Joakim Soria Trade Exactly What Texas Rangers Need

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Joakim Soria Trade Exactly What Texas Rangers Need
Brandon Wade/Associated Press

The Detroit Tigers have reportedly acquired right-handed pitcher Joakim Soria from the Texas Rangers, per Scout.com’s Kyle Bogenschutz.

Fox Sports’ Jon Morosi confirmed the report shortly after in this tweet:

The deal couldn’t be better for Texas, which received two prospects from Detroit. Both players, right-handers Jake Thompson and Corey Knebel, are rated as two of the Tigers' top prospects and help fill a Rangers system that lacks quality pitching.

On July 22, I wrote that Soria was one of three players who could potentially be shipped off by MLB’s July 31 trade deadline. While he has been successful in the ninth inning for the club, the 30-year-old was set to be a free agent and was one of a few players Texas could get a quality return for.

Thompson is rated as the Tigers' No. 3 prospect by MLB.com and was recently promoted to Double-A Erie. Between High-A and Double-A, the 20-year-old is 7-4 in 18 starts with a 3.04 ERA and 86 strikeouts. MLB.com explains below what kind of stuff the Texas native has:

Thompson could have three solid or better pitches when all is said and done. He usually works at 90-93 mph with good sink and tail on his fastball. When his curveball is on, it features power and depth and gives him a second plus offering. He also has nice feel for his changeup.

The other prospect the Rangers received is Knebel, who is rated No. 5 in Detroit's system by MLB.com. Unlike Thompson, Knebel is seen as a future late-inning pitcher whose fastball can hit 98 mph.

The former Texas Longhorn made his debut on May 24 and has struggled to the tune of 11 hits and six earned runs in 8.2 innings. Here is a portion of MLB.com’s profile on Knebel:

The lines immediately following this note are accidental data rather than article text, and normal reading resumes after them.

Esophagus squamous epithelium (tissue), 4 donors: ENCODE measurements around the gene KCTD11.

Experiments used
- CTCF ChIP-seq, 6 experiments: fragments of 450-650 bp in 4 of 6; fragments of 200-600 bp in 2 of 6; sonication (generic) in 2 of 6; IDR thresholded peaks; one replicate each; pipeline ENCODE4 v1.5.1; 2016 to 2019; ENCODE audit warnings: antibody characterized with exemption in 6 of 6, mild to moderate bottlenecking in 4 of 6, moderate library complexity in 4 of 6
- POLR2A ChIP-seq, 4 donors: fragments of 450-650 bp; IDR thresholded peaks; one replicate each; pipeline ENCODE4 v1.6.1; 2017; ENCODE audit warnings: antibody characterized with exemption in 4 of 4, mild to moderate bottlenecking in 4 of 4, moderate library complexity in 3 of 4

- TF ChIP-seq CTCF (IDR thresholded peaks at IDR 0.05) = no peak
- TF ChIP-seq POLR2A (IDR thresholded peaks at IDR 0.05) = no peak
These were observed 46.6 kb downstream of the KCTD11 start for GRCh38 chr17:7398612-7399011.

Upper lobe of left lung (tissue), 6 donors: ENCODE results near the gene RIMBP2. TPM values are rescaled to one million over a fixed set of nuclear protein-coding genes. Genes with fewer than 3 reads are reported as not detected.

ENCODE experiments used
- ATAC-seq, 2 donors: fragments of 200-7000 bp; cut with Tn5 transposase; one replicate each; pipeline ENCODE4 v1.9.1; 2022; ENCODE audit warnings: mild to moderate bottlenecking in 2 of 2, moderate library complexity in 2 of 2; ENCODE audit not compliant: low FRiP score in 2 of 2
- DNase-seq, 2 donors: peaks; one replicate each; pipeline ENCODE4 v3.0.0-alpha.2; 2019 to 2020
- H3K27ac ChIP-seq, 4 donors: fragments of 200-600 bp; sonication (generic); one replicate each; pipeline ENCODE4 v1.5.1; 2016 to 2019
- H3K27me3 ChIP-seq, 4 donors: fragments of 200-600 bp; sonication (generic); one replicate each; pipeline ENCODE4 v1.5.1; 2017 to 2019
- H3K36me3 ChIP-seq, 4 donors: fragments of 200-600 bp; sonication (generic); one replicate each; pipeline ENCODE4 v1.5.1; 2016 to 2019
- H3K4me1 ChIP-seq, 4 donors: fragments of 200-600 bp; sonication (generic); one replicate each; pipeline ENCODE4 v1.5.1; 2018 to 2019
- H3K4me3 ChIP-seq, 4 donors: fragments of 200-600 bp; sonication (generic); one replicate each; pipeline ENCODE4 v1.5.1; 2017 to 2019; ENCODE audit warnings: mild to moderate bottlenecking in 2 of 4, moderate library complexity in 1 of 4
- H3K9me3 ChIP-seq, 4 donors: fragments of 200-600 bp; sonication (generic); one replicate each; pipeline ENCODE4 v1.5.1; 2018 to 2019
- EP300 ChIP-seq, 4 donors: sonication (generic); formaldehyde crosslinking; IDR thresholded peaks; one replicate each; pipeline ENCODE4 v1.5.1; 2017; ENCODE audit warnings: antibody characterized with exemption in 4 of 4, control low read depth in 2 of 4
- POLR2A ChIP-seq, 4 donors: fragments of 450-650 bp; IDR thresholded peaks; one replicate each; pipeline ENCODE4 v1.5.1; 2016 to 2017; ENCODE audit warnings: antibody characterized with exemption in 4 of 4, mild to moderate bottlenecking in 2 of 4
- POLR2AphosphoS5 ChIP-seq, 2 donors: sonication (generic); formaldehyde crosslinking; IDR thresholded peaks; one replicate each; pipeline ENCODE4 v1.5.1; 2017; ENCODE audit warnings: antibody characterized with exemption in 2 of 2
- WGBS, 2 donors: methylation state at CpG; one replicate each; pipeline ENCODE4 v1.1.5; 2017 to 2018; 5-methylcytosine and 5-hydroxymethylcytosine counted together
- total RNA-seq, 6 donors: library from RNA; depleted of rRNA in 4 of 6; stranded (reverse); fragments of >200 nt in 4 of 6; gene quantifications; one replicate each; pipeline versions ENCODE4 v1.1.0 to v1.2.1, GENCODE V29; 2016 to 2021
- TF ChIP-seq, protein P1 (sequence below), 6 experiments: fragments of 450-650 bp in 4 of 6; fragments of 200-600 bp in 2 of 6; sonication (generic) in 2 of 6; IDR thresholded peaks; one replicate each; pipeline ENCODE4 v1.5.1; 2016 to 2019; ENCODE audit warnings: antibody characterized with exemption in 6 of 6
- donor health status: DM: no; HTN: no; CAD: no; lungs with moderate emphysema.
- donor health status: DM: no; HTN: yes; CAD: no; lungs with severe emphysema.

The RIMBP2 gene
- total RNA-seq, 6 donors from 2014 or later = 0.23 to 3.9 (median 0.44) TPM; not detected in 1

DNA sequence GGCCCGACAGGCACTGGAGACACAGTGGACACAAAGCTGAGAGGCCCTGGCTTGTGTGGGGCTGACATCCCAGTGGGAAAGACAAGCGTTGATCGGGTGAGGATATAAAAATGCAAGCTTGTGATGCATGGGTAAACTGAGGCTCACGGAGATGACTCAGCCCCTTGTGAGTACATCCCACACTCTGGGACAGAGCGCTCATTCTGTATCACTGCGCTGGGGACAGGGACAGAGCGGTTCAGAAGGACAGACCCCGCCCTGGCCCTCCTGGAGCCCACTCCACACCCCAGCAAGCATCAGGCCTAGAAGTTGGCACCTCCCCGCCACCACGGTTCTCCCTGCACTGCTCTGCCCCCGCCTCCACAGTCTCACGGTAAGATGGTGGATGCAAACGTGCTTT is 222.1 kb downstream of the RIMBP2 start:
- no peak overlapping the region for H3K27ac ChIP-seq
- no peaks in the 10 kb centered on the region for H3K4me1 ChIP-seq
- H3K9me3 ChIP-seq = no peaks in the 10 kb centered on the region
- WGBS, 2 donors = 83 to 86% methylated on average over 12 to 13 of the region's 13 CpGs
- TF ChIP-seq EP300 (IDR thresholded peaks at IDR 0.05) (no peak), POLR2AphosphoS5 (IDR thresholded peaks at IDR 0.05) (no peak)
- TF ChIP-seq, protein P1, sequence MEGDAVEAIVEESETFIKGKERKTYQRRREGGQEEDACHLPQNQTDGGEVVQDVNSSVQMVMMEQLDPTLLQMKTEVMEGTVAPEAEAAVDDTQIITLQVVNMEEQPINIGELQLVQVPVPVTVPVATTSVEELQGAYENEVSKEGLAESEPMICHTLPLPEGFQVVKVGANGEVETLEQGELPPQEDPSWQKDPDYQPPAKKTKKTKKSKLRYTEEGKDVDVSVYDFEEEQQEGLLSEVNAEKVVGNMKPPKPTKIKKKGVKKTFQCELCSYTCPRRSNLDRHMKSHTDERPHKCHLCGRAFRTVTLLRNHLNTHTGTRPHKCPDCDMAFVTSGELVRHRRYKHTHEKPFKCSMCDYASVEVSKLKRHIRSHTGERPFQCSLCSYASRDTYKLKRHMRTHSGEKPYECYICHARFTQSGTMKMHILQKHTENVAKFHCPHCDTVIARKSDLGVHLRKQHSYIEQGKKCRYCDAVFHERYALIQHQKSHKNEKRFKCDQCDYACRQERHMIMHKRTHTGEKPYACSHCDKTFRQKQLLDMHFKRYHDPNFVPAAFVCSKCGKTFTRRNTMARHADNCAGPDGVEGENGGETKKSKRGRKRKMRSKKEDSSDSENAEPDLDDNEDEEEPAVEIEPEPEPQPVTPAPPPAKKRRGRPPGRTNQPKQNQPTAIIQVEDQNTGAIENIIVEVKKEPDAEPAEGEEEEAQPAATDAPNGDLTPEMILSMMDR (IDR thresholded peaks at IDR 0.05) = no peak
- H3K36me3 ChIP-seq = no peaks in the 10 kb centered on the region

Knebel definitely has the weapons and competitive makeup with which to close games. His fastball ranges from 91-98 mph with tailing action, and he uses his height to throw it on a downhill plane. When he stays on top of his curveball, it can be just as nasty as his heater, arriving in the low 80s with sharp downward break.

This is a big win for the Rangers. The club gets great return for an aging closer in the final year of his contract. Soria could have been brought back on a $7 million team option that includes a $500,000 buyout.

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Now the Rangers have a couple more options for the future of their bullpen and rotation. Trades and injuries depleted a once-magnificent farm system, but this trade helps improve it. Both Thompson and Knebel join Texas' Luke Jackson and Alex Gonzalez as pitchers who could see extended time in the big leagues next season.

With the club 22 games back in the AL West, younger players should start seeing some time in the coming months—especially young hurlers whose parent club has the worst run differential in baseball.

 

All stats courtesy of MiLB.com and Baseball-Reference.com

You can follow Trey on Twitter @treydwarren

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